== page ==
Within the next two months, aspects of the Police and Crime Act 2017 relating to the Mental Health Act will come into force.
These will affect where a police officer can invoke Section 136 (which will increase the places in which it can be used) and it will stipulate that a police officer must, where practicable, consult with a mental health professional before using Section 136.
Both of these amendments are likely to lead to foreseeable issues. It is almost certain that the use of Section 136 will rise given the fact it will be possible to use it in private places other than dwellings. (The removal of the word “finds” is also likely to legalise the “would you mind stepping outside” tactic which has been previously unlawful. I’m not sure this was the Government’s intention but it’s obvious this will happen.)
In order to mitigate against this possible rise comes the stipulation regarding speaking to a mental health professional before using the power. Except there are some problems here as well. Read More…
GUEST POST – A Police Officers personal experience of Domestic Abuse
I am honoured to have been asked to host this honest and harrowing blog which outlines a friend and colleague’s personal experience of domestic abuse. Not all domestic abuse is violent but the effects are hugely damaging and frightening. I would like to praise the author for her courage in speaking out and for inviting me to host the blog. NC
The following has emotional and raw content including domestic abuse and suicide discussed. This may affect some people; if so please remember you can contact Samaritans from any phone on 116 123. Or the National Domestic abuse helpline 08082000247
Let me start by saying that I have no problem with actual elephants. They are intelligent and amazing creatures who need protecting wherever they live. I can assure you that no elephants have been or will be harmed in the writing of this blog.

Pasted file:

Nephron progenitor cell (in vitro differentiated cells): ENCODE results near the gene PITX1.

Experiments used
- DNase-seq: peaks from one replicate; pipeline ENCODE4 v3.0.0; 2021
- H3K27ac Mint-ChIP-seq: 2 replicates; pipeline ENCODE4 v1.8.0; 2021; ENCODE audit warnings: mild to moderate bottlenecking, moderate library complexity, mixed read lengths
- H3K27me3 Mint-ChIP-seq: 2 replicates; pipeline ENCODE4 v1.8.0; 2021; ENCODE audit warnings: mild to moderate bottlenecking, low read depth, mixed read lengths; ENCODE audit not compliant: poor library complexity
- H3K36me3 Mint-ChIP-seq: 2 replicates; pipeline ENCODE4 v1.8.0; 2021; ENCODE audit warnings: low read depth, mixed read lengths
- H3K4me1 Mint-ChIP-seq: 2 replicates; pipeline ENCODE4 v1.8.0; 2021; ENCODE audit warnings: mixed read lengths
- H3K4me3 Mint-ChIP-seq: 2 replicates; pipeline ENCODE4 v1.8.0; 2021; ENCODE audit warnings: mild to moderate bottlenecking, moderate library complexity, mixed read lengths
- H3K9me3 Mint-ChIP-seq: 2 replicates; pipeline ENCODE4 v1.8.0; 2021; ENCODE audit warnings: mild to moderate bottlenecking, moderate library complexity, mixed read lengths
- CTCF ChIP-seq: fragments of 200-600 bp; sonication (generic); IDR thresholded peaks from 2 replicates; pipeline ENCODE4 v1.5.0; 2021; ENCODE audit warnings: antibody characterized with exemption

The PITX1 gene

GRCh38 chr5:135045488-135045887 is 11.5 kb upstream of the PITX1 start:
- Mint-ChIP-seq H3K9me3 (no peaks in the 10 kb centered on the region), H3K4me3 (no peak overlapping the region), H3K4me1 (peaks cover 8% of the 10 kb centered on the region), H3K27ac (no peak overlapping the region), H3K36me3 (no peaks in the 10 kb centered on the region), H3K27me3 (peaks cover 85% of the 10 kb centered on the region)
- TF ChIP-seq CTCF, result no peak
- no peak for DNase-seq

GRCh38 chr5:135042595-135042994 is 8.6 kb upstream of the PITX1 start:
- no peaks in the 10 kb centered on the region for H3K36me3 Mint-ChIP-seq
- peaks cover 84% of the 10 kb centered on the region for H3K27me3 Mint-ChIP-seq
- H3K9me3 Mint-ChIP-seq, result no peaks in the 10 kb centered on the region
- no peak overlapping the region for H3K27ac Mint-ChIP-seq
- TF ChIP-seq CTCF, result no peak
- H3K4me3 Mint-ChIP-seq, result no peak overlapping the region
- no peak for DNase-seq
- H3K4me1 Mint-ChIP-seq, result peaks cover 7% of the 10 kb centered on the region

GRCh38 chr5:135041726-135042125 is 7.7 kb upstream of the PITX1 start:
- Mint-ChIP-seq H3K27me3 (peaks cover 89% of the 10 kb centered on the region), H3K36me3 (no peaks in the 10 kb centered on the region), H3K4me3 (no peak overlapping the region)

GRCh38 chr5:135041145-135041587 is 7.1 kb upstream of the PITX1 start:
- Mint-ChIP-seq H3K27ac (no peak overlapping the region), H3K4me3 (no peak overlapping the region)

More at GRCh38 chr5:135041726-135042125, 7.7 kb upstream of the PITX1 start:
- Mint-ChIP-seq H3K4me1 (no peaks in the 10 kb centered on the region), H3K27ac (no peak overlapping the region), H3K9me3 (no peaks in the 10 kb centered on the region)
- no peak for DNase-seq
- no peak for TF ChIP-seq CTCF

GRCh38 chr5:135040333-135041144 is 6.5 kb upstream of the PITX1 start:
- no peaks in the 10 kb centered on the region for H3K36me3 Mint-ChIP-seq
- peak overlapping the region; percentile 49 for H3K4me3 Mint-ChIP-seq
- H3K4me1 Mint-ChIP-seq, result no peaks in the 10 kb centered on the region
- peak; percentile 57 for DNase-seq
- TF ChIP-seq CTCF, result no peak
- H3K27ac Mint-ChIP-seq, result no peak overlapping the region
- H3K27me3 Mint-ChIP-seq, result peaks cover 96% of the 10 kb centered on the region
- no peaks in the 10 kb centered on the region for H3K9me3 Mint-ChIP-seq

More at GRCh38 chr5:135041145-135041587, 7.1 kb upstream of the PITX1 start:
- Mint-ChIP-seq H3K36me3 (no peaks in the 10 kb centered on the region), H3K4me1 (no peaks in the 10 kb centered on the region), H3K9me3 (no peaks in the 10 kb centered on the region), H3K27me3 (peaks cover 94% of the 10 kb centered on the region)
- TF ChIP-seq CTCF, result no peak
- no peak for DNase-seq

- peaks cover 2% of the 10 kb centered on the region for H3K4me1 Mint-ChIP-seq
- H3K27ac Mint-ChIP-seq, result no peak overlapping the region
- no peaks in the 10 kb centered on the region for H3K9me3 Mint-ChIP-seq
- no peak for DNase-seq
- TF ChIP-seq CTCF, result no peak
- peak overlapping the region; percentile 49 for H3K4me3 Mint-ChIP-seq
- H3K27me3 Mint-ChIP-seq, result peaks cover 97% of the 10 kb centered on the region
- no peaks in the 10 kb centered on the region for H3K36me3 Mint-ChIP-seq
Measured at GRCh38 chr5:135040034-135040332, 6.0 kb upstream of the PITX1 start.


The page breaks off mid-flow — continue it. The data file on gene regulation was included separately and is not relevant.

My problem is with metaphorical elephants. White ones; ones which have a habit of being “in the room”; ones who never forget and the ones you have to eat one bite at a time. Read More…
I’m sure you will be aware by now that I am in the early stages of a research degree. Though this may change or become more refined – the question I am seeking to answer is
“Are the police the right agency to be dealing with mental health incidents?”
I have spent the last few months reading. By which I mean reading a lot. I have read historical documents on the role of the police; books on mental health policy in the U.K.;studies in police interactions with people with mental illness from across the world; evaluations of Crisis Intervention Teams and Triage schemes; writings on a new concept called Law Enforcement and Public Health; reports on the implications of using Taser on people with mental illness; medical reports on the use and effects of restraint as well as papers on various elements of psychiatry and certain mental disorders.
Amongst other things. Read More…
Over the last couple of years I have noticed a conversation occurring at work which, once upon a decade ago, would have been practically unheard of.
The “if I could leave – I would” discussion has now become relatively commonplace and is particularly noticeable amongst colleagues in mid ranking roles or with over ten years service.
It has even spread to Twitter and I found myself having such a conversation with a colleague just the other night. He described feeling out of place, like he couldn’t just get on with his job anymore. He described a huge amount of emotional turmoil but then said he felt like it was just him.
It isn’t. He is far from alone.